My perception of ‘the public’ is that they don’t give a rodent’s buttocks about those in need.
That statement above is written in the real conditional tense and, and REALLY haven’t seen any inclination toward this except from one particular presidential candidate in the most recent election. Given that the party most likely to support any UBI income didn’t choose that candidate as their nominee I don’t see any justification for your If/Will phrasing. Maybe… ‘I THINK that others SHOULD…’ is more approriate.
I read about UBI being tried long before Yang ran for office. From Wikipedia:
See also: Cura Annonae
In a 46 BC triumph, Roman general and dictator Julius Caesar gave each common Roman citizen 100 denarii. Following his assassination in 44 BC, Caesar's will left 300 sestertii (or 75 denarii) to each citizen.
Trajan, emperor of Rome from 98–117 AD, personally gave 650 denarii (equivalent to perhaps US$260 in 2002) to all common Roman citizens who applied.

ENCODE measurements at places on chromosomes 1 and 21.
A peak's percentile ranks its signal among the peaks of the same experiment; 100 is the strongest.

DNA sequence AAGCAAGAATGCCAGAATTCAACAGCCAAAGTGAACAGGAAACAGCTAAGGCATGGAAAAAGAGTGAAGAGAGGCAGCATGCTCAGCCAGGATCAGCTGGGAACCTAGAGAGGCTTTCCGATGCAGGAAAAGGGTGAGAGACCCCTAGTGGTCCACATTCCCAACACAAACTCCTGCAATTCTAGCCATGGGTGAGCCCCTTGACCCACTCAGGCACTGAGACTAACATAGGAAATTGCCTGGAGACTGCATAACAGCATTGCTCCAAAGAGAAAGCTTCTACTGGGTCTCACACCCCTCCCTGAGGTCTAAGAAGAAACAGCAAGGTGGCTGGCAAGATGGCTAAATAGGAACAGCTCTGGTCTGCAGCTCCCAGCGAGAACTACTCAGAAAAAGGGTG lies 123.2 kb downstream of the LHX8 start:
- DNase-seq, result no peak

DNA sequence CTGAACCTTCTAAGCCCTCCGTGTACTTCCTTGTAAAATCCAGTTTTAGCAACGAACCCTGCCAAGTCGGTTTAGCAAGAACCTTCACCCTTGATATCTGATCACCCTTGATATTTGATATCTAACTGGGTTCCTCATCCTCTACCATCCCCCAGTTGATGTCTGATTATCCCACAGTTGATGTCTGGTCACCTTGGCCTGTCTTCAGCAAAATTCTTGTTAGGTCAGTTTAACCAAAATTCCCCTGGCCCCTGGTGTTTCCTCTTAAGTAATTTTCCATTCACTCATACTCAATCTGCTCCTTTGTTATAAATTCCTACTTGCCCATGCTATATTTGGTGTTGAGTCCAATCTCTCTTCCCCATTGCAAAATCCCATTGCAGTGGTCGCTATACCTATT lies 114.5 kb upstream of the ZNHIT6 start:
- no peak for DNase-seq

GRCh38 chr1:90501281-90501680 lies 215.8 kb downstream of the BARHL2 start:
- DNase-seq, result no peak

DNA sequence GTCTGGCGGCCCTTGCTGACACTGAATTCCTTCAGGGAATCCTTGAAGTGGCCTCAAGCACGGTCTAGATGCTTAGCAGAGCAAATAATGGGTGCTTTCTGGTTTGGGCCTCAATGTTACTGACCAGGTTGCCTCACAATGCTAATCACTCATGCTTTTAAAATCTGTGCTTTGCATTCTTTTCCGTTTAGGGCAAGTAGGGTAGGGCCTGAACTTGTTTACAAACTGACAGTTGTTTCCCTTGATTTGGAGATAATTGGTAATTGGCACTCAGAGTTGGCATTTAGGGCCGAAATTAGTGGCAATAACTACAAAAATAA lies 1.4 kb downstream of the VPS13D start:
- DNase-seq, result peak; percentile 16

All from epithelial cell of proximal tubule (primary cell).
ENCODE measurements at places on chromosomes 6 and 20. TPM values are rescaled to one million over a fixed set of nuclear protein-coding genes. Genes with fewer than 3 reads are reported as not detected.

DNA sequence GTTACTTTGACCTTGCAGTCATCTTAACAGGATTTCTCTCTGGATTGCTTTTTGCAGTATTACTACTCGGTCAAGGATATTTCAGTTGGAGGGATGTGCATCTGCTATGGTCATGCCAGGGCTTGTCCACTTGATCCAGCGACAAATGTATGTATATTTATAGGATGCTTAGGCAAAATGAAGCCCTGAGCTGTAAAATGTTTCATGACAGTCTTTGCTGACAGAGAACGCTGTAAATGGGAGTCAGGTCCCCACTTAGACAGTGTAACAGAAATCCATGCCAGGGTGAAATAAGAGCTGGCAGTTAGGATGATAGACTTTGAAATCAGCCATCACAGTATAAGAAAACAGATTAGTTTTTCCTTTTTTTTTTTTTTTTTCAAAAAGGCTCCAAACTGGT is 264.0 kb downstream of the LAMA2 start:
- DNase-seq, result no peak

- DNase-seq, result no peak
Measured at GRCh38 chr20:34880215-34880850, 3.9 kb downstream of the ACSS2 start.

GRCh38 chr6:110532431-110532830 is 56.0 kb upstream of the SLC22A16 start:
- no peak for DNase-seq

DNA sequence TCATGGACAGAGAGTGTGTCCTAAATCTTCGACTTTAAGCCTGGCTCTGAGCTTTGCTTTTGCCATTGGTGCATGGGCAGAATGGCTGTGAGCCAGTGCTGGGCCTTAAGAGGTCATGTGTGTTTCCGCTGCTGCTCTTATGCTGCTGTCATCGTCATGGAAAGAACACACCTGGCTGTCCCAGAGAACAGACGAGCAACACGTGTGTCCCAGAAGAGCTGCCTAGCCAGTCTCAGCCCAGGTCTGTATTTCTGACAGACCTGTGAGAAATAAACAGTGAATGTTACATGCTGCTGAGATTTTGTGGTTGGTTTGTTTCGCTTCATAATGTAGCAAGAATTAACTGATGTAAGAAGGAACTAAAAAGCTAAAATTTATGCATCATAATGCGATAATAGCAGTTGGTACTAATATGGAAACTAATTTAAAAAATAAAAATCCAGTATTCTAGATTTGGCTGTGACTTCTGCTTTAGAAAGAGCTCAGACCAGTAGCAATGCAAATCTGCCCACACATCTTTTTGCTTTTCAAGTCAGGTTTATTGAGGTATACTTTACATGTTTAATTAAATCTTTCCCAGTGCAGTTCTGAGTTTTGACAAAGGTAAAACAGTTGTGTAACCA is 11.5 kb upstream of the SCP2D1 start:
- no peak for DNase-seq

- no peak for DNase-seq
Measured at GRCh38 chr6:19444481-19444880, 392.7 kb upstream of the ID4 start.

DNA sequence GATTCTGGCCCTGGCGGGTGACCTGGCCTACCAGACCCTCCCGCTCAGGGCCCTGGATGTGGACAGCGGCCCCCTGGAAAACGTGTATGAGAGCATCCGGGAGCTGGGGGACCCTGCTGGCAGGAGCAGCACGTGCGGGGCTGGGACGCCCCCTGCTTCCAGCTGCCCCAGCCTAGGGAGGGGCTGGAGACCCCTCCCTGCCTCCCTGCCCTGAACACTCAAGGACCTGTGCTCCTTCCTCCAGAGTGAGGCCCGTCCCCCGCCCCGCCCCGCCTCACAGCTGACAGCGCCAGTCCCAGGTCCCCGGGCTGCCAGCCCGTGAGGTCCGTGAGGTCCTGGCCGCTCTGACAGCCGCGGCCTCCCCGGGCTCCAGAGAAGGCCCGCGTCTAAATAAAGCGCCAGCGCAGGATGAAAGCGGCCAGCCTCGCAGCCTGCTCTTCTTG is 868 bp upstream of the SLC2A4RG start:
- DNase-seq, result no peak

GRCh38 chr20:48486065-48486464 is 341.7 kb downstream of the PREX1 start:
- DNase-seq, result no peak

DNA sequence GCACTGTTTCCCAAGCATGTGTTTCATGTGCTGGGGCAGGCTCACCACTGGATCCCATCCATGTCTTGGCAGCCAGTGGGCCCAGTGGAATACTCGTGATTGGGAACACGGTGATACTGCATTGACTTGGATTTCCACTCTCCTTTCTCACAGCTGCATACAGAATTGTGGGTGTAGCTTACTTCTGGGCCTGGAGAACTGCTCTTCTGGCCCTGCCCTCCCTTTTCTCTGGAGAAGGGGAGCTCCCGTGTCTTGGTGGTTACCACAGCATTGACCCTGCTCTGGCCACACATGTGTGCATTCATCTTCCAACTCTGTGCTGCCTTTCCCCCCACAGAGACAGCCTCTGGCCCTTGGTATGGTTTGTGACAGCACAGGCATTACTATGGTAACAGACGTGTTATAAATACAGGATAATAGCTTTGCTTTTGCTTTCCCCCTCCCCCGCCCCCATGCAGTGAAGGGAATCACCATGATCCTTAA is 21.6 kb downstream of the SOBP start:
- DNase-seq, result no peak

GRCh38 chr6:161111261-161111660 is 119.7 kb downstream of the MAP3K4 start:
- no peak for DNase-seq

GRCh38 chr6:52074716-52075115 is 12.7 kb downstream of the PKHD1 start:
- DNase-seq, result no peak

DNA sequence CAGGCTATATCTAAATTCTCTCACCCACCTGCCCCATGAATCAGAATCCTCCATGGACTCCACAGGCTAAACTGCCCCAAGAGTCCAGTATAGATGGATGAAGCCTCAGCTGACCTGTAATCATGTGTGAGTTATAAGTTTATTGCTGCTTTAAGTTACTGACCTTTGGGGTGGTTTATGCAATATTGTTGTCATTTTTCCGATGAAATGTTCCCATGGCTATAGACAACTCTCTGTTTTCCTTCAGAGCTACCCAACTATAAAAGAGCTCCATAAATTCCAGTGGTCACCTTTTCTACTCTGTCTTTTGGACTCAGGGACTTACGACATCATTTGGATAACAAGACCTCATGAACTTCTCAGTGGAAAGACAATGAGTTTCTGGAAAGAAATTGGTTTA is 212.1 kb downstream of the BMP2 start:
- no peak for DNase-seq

Late 20th century
In his 1964 State of the Union address, U.S. President Lyndon B. Johnson introduced legislation to fight the "war on poverty". Johnson believed in expanding the federal government's roles in education and health care as poverty reduction strategies. In this political climate, the idea of a guaranteed income for every American also took root. Notably, a document, signed by 1200 economists, called for a guaranteed income for every American. Six ambitious basic income experiments started up on the related concept of negative income tax. Succeeding President Richard Nixon explained its purpose as "to provide both a safety net for the poor and a financial incentive for welfare recipients to work." Congress eventually approved a guaranteed minimum income for the elderly and the disabled.
In the mid-1970s the main competitor to basic income and negative income tax, the Earned income tax credit (EITC), or its advocates, won over enough legislators for the US Congress to pass laws on that policy.